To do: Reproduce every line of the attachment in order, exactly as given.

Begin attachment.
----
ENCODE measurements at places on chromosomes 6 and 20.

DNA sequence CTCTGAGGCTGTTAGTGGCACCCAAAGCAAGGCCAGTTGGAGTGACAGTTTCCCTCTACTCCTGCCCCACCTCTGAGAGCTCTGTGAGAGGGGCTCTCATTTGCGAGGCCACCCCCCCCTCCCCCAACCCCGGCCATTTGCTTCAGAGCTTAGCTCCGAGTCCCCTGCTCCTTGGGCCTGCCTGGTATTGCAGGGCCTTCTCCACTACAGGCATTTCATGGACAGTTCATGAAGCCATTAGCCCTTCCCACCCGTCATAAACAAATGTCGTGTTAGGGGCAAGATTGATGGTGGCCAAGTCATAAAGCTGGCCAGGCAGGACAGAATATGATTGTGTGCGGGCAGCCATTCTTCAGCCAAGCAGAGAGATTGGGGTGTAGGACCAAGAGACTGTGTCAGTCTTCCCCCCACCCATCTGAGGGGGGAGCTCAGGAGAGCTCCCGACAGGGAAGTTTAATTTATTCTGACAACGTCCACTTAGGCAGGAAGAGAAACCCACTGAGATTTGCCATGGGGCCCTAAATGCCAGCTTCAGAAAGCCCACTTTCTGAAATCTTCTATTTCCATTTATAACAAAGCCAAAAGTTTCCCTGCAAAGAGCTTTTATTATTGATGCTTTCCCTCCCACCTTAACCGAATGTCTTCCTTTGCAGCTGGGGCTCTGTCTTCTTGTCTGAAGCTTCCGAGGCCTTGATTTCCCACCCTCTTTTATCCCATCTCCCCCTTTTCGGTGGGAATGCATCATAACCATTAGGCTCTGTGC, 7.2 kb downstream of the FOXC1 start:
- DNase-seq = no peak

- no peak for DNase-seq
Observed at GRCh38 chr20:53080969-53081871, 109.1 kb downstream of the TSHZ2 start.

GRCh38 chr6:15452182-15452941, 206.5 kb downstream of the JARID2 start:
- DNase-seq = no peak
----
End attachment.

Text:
ENCODE measurements at places on chromosomes 6 and 20.

DNA sequence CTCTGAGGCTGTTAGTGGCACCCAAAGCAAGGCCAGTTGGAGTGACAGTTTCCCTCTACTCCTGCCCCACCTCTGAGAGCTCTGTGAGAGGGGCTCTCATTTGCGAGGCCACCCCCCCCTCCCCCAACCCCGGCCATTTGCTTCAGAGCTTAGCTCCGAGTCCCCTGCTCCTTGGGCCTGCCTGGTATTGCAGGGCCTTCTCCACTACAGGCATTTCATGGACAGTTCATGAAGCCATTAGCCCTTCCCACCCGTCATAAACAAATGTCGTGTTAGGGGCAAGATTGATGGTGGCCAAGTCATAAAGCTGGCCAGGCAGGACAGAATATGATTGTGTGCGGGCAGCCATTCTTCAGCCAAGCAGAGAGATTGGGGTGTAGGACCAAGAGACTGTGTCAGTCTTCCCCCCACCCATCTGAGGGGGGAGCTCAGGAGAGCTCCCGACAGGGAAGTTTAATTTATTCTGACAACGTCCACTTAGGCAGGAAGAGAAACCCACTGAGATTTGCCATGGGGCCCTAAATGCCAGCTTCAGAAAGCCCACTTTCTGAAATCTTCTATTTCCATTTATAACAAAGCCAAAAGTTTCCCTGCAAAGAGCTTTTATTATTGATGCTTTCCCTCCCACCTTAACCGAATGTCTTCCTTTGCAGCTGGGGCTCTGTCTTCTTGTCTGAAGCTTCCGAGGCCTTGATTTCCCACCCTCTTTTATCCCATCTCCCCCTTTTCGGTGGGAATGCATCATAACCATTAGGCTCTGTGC, 7.2 kb downstream of the FOXC1 start:
- DNase-seq = no peak

- no peak for DNase-seq
Observed at GRCh38 chr20:53080969-53081871, 109.1 kb downstream of the TSHZ2 start.

GRCh38 chr6:15452182-15452941, 206.5 kb downstream of the JARID2 start:
- DNase-seq = no peak